Provided by: sg-utils_1.02-1_i386
copies data to and from sg and raw devices
Copy data to and from Linux SCSI generic (sg), raw devices or normal
files. Similar syntax and semantics to dd(1) but does not perform any
conversions. Uses POSIX threads to increase the amount of parallelism.
This improves speed in some cases.
each IO transaction will be made using this number of blocks (or
less if near the end of count). Default is 128.
this must be the block size of the physical device. Note that
this differs from dd(1) which permits "bs" to be an integral
multiple. Default is 512 which is usually correct for disks but
incorrect for cdroms (which normally have 2048 byte blocks).
coe=0 | 1
continue on error is 0 (off) by default. When it is 1 read
errors are stepped over (with a block (or blocks) of zeroes
copy this number of blocks. Default is minimum number that sg
devices return from READ CAPACITY (if that works) or 0
outputs debug information. If NUM is 0 (default) then none and
as NUM increases so does the amount of debug (max debug output
when NUM is 9)
if given must be the same as bs
read from FILE instead of stdin. A file name of - is taken to be
if given must be the same as bs
write to FILE instead of stdout. A file name of - is taken to be
skip BLOCKS bs-sized blocks at start of output
skip BLOCKS bs-sized blocks at start of input
this is the number or worker threads (default 4) that attempt to
copy in parallel. Minimum is 0 and maximum is 16
time=0 | 1
when 1, times transfer and does throughput calculation,
outputting the results (to stderr) at completion. When 0
(default) doesn’t perform timing
outputs version number information and exits
A raw device must be bound to a block device prior to using sgp_dd.
See raw(8) for more information about binding raw devices. To be safe,
the sg device mapping to SCSI block devices should be checked with "cat
/proc/scsi/scsi" before use.
The count is only deduced for sg devices (minimum > 0 if both input and
output are sg devices) otherwise it defaults to 0. This is for safety!
Raw device partition information can often be found with fdisk(8) [the
"-ul" argument is useful in this respect].
BYTES and BLOCKS may be followed by the following multiplicative
suffixes: c C *1; b B *512; k *1,024; K *1,000; m *1,048,576; M
*1,000,000; g *1,073,741,824; and G *1,000,000,000
All informative, warning and error output is sent to stderr so that
dd´s output file can be stdout and remain unpolluted. If no options are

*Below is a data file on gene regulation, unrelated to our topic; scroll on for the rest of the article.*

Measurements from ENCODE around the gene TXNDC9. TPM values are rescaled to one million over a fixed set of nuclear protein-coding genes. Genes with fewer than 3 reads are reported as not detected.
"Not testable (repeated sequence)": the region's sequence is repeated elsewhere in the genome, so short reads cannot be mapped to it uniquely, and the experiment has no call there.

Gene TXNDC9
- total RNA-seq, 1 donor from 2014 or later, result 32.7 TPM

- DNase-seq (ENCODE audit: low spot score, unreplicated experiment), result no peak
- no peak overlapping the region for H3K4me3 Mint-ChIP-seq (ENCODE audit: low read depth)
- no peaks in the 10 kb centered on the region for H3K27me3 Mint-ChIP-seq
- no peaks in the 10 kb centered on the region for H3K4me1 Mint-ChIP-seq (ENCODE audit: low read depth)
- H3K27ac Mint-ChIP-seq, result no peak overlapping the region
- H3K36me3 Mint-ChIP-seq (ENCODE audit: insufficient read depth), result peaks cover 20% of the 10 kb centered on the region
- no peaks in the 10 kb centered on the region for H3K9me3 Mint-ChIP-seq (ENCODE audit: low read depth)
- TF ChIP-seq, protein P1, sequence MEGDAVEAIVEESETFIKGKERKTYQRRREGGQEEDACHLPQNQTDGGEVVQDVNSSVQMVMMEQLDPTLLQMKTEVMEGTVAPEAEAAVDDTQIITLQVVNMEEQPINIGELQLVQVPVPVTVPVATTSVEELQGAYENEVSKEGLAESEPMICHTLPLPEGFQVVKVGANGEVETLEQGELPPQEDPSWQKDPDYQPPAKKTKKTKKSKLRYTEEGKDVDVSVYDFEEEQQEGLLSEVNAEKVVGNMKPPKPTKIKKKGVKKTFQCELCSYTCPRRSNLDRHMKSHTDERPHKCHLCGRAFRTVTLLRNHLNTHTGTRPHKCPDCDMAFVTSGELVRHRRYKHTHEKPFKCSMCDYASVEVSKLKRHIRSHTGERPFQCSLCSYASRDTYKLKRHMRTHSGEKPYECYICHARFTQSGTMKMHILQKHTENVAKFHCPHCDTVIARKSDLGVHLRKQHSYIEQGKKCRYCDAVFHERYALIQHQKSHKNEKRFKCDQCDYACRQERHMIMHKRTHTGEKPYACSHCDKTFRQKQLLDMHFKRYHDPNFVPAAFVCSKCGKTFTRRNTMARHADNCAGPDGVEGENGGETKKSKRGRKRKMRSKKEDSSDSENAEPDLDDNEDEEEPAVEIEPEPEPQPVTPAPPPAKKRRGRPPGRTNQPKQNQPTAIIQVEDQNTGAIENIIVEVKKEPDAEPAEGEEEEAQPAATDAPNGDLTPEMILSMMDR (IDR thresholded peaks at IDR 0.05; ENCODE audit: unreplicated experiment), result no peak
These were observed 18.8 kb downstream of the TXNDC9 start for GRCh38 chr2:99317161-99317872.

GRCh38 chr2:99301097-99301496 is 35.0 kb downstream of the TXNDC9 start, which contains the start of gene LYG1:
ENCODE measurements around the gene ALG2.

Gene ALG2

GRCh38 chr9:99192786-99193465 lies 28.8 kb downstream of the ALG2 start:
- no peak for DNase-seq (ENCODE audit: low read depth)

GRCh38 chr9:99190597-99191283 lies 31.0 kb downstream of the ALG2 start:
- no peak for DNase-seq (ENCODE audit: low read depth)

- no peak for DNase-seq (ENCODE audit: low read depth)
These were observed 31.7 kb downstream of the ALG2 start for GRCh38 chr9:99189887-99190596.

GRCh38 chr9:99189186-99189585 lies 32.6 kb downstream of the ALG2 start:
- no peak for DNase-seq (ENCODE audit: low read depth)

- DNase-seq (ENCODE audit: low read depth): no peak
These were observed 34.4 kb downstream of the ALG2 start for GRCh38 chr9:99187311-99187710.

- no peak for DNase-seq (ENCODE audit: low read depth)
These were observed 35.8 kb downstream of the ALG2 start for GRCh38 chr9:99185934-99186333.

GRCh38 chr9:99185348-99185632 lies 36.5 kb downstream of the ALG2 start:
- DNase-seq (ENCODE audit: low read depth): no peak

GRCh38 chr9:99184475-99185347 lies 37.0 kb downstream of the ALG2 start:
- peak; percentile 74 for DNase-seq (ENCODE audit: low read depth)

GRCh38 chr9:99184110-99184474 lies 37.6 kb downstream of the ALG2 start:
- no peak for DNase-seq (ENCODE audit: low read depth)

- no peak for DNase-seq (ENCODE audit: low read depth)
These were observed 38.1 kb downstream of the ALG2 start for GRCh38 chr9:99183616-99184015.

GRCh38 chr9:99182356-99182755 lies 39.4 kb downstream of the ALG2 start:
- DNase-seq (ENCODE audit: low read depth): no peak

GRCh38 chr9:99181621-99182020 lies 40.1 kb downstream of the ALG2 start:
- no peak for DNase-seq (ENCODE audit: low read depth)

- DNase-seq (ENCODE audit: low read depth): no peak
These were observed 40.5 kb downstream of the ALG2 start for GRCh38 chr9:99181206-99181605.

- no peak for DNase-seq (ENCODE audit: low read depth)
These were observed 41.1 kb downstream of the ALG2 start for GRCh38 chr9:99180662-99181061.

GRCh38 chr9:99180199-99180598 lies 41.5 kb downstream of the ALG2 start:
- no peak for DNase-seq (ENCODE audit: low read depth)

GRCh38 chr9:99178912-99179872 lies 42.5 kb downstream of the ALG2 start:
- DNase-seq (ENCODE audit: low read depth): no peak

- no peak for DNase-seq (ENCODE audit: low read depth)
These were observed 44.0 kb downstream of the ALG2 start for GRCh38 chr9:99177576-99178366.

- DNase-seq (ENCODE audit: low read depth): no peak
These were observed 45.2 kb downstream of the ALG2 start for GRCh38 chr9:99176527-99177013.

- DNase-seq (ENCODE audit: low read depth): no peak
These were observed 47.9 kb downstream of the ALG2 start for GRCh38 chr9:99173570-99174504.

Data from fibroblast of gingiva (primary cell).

given, then the usage message is output and nothing else happens.
Why use sgp_dd? Because in some cases it is twice as fast as dd (mainly
with sg devices, raw devices give some improvement). Another reason is
that big copies fill the block device caches which has a negative
impact on other machine activity.
Looks quite similar in usage to dd:
sgp_dd if=/dev/sg0 of=t bs=512 count=1M
This will copy 1 million 512 byte blocks from the device associated
with /dev/sg0 (which should have 512 byte blocks) to a file called t.
Assuming /dev/sda and /dev/sg0 are the same device then the above is
dd if=/dev/sda of=t bs=512 count=1000000
although dd´s speed may improve if bs was larger and count was suitably
reduced. Using a raw device to do something similar on a IDE disk:
raw /dev/raw/raw1 /dev/hda
sgp_dd if=/dev/raw/raw1 of=t bs=512 count=1M
To copy a SCSI disk partition to an IDE disk partition:
raw /dev/raw/raw2 /dev/hda3
sgp_dd if=/dev/sg0 skip=10123456 of=/dev/raw/raw2 bs=512
This assumes a valid partition is found on the SCSI disk at the given
skip block address (past the 5 GB point of that disk) and that the
partition goes to the end of the SCSI disk. An explicit count is
probably a safer option.
To do a fast copy from one SCSI disk to another one with similar
geometry (stepping over errors on the source disk):
sgp_dd if=/dev/sg0 of=/dev/sg1 bs=512 coe=1
Written by Doug Gilbert and Peter Allworth.
Report bugs to <email@example.com>.
Copyright © 2000 Douglas Gilbert
This software is distributed under the GPL version 2. There is NO
warranty; not even for MERCHANTABILITY or FITNESS FOR A PARTICULAR
A simpler, non-threaded version of this command called sg_dd is in the
sg_utils package. The lmbench package contains lmdd which is also
interesting. raw(8), dd(1)